Personal Finance News and Advice
How to Request a Lower Interest Rate on Your Credit Cards
It’s harder than it used to be to get a lower interest rate on your credit cards. Since the Credit CARD Act of 2009. creditors are charging higher interest and fees, and granter credit to fewer applicants than before.
It’s still worth trying to get lower rates, though. It only takes a few minutes on the phone to ask, and the worst that can happen is your creditor will simply say “no.”
If your payment history is especially good, you’re more likely to get a positive response. It also helps if you’ve been offered credit by other companies.
Call your credit card companies.
When you get in touch with a live representative at the credit card company, simply tell them you’ve been offered credit at a lower rate from a different company, and you’d like to lower your card’s rate if possible. If you’re serious about getting the best possible rate, tell them you intend to cancel your card and transfer the balance to one of the new lower rate cards you’ve been offered.
If you are approved for a lower interest rate,
ask the customer service representative for his or her name and write it down. Also write down the new interest rate offered and any other changes to your credit card terms.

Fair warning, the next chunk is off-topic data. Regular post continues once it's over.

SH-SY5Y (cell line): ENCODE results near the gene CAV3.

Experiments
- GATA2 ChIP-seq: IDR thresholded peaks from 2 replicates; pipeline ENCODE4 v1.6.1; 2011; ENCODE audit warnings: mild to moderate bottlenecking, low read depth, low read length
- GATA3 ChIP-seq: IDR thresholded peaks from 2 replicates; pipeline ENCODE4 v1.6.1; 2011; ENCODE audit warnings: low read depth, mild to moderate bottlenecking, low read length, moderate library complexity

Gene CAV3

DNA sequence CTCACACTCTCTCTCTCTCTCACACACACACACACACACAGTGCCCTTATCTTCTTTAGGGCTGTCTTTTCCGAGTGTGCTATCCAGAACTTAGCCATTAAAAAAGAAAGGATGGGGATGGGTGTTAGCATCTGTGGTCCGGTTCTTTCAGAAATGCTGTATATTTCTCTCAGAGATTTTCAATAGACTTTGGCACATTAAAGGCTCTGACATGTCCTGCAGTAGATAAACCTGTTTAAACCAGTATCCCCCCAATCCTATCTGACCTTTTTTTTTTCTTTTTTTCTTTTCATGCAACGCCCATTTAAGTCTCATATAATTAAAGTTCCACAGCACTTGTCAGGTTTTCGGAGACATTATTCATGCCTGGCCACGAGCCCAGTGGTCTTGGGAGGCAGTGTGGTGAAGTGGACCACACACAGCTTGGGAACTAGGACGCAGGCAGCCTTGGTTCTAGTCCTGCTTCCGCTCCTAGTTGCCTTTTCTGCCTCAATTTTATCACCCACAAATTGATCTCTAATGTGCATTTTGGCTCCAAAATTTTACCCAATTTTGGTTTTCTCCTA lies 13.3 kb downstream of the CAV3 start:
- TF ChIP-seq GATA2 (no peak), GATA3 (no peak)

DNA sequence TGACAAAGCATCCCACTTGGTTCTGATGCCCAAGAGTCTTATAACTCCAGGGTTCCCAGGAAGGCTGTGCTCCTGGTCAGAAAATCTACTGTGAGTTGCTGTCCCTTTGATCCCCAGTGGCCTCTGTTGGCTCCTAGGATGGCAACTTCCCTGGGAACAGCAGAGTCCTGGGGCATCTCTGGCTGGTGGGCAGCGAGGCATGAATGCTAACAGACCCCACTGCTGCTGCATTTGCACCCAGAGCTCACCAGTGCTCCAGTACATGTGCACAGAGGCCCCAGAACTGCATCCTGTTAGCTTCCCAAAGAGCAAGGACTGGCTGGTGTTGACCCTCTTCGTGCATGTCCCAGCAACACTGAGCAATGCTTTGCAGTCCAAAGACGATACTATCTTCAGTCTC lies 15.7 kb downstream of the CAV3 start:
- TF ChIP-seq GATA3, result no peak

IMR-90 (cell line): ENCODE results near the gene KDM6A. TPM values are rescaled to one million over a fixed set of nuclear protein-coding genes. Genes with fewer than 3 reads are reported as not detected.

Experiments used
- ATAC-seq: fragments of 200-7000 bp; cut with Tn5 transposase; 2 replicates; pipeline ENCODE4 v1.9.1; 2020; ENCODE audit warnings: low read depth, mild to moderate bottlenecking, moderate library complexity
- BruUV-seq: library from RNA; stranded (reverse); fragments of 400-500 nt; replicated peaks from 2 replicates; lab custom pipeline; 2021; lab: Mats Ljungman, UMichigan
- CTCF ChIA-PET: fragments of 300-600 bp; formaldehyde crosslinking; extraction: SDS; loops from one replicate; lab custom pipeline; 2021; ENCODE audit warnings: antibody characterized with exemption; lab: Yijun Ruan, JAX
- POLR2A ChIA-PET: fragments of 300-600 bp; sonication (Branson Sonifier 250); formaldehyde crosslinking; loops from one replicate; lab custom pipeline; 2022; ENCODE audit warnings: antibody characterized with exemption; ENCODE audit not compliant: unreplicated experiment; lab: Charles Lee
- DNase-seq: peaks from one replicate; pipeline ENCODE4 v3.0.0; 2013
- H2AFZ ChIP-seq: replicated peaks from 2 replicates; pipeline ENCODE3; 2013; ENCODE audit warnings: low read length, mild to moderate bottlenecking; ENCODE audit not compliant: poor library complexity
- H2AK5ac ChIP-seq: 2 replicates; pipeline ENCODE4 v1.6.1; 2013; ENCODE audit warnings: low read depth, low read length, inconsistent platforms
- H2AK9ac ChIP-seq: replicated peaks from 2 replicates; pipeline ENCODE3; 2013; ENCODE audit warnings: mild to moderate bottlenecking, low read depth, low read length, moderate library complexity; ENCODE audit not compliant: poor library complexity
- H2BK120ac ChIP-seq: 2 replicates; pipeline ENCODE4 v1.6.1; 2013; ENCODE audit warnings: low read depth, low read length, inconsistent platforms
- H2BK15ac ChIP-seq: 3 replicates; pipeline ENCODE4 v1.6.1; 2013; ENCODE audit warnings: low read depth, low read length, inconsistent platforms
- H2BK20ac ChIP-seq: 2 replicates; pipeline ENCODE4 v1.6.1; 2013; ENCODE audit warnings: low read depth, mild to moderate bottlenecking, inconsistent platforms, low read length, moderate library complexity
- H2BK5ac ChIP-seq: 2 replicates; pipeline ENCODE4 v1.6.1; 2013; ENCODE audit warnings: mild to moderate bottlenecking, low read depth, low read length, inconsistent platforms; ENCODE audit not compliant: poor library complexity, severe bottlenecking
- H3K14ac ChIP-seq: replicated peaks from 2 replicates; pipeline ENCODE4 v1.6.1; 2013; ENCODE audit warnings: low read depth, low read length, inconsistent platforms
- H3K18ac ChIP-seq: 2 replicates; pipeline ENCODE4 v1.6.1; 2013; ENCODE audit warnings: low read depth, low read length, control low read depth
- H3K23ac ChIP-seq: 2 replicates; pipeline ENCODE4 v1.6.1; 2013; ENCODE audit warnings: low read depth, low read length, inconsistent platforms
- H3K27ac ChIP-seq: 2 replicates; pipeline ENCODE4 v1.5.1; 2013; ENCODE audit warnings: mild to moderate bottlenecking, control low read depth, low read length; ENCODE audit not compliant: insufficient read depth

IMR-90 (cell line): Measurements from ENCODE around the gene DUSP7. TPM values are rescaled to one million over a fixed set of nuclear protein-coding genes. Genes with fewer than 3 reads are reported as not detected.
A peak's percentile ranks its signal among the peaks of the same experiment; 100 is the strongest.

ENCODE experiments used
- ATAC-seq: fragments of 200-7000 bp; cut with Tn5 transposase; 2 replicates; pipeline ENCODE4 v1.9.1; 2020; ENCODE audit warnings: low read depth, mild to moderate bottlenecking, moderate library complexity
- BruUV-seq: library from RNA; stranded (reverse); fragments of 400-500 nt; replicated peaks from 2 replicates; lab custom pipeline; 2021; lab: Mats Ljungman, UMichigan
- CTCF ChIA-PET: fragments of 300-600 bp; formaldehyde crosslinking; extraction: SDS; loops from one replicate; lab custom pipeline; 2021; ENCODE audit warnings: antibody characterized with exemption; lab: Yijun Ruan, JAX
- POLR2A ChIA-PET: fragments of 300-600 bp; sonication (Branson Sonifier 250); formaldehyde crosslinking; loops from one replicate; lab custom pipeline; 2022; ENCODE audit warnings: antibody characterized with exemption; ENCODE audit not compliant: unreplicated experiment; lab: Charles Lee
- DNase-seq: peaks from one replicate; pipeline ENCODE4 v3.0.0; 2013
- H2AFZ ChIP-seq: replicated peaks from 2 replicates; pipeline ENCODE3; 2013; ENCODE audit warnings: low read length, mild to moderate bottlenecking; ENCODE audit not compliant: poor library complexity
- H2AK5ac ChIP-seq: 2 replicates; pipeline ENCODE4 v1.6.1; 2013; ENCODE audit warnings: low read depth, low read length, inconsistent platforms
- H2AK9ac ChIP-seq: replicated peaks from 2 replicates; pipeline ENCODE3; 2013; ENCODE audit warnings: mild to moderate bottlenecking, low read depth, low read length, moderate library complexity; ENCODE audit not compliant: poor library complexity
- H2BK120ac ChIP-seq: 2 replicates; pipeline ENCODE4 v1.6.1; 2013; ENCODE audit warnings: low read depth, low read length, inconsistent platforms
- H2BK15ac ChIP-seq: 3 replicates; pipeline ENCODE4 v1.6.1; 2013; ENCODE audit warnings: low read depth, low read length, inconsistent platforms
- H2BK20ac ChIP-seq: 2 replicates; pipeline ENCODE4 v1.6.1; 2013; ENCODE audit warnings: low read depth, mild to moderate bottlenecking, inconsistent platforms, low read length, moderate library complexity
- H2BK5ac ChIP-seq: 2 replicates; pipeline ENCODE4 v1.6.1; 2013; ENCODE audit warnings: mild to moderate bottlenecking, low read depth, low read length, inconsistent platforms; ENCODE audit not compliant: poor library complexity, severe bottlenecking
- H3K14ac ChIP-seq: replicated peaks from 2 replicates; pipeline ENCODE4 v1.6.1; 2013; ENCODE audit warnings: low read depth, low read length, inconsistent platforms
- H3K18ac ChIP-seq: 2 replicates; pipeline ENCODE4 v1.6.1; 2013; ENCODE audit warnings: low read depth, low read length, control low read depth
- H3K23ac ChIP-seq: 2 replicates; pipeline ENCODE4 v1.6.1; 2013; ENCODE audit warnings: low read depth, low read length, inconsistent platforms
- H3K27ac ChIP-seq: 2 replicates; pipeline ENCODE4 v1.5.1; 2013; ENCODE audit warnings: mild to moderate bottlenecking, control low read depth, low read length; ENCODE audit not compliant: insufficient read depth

If you are denied, you might try calling on a different day to see if you get a representative who is willing to work with you. Sometimes it’s just a matter of who you get on the phone.
If your balance is high (if you owe more than 25% of your available balance) you will be less likely to succeed in getting a lower rate. The longer you’ve had the card, the better your chances as well.
- Remember to keep things simple and direct.
- Be ready to consider a different credit card company if you don’t get the answer you want.
- Look around the web, such as Bankrate.com. for average interest rates to compare to.
- When researching average interest rates, don’t be tempted to apply for new credit cards.
Getting a lower interest rate is harder than it used to be, thanks to the Credit CARD Act. But 10 minutes on the phone to ask for a better interest rate is never a waste of time.